However, some of these are embedded in the law, so it is unclear what latitude the executive branch will have.
Though the new administration’s specific intentions are not yet clear, the order’s breadth and early timing carry symbolic value for a president who made repealing the ACA — his predecessor’s signature domestic achievement — a leading campaign promise.
Additionally, the order’s language about easing economic and regulatory burdens aligns with long-standing Republican orthodoxy that the government exerts too heavy a hand on the U.S. health-care system.
“Potentially the biggest effect of this order could be widespread waivers from the individual mandate, which would likely create chaos in the individual insurance market,” said Larry Levitt, senior vice president at the Kaiser Family Foundation. In addition, he said, the order suggests that insurers may have new flexibility on the benefits they must provide.
“This doesn’t grant any new powers to federal agencies, but it sends a clear signal that they should use whatever authority they have to scale back regulations and penalties. The Trump administration is looking to unwind the ACA, not necessarily waiting for Congress,” Levitt said.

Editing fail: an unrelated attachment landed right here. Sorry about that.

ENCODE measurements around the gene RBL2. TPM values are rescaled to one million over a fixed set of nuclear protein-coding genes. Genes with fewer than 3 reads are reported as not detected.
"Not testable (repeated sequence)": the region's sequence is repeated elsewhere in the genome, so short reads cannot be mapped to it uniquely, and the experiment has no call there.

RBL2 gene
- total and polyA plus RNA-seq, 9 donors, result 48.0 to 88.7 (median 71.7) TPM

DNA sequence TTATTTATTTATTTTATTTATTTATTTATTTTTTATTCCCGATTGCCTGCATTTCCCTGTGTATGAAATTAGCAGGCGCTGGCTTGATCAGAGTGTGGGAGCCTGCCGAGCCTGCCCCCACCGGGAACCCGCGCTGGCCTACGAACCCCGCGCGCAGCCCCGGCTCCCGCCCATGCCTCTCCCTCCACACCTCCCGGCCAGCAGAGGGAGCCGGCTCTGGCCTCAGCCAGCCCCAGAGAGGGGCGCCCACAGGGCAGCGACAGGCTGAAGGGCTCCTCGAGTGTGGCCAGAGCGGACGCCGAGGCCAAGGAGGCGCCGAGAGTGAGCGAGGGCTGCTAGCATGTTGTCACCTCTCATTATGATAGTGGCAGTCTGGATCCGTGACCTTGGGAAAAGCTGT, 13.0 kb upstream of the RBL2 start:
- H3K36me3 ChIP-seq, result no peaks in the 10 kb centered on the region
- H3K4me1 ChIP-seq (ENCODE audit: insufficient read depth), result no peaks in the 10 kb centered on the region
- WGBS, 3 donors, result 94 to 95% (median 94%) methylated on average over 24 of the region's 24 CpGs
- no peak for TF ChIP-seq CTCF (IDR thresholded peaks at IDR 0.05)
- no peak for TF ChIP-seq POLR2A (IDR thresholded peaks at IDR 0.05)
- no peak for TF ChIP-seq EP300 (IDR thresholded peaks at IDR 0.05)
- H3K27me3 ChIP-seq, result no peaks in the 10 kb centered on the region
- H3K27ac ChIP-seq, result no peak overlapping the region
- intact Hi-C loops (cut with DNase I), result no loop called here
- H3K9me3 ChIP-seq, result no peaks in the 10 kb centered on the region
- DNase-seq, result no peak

The order, several paragraphs long, does not identify which of the many federal rules that exist under the ACA the new administration intends to rewrite or eliminate. In general, federal rules cannot be undone with a pen stroke but require a new rulemaking process to replace or delete them.
But in giving agencies permission to “waive, defer, grant exemptions from or delay” ACA rules, the order appears to create room for the Department of Health and Human Services to narrow or gut a set of medical benefits that the ACA compels insurers to include in health plans that they sell to individuals and small businesses.
The order does not mention Medicaid, but it says one of its goals is to “provide greater flexibility to States,” raising the question of whether the Trump HHS might try to loosen rules for states that have expanded the program for lower-income Americans, as the law allows.
The order directs all federal agencies “to minimize the unwarranted economic and regulatory burdens” of the ACA — the first step of Trump’s central campaign promise to repeal and replace former president Barack Obama’s health-care plan.
Trump’s action drew swift protests from ACA proponents who have coalesced to try to preserve the law. “While President Trump may have promised a smooth transition” from the current law to a replacement, said Leslie Dach, director of the fledging Protect Our Care Coalition, “the executive order does the opposite, threatening disruption for health providers and patients.”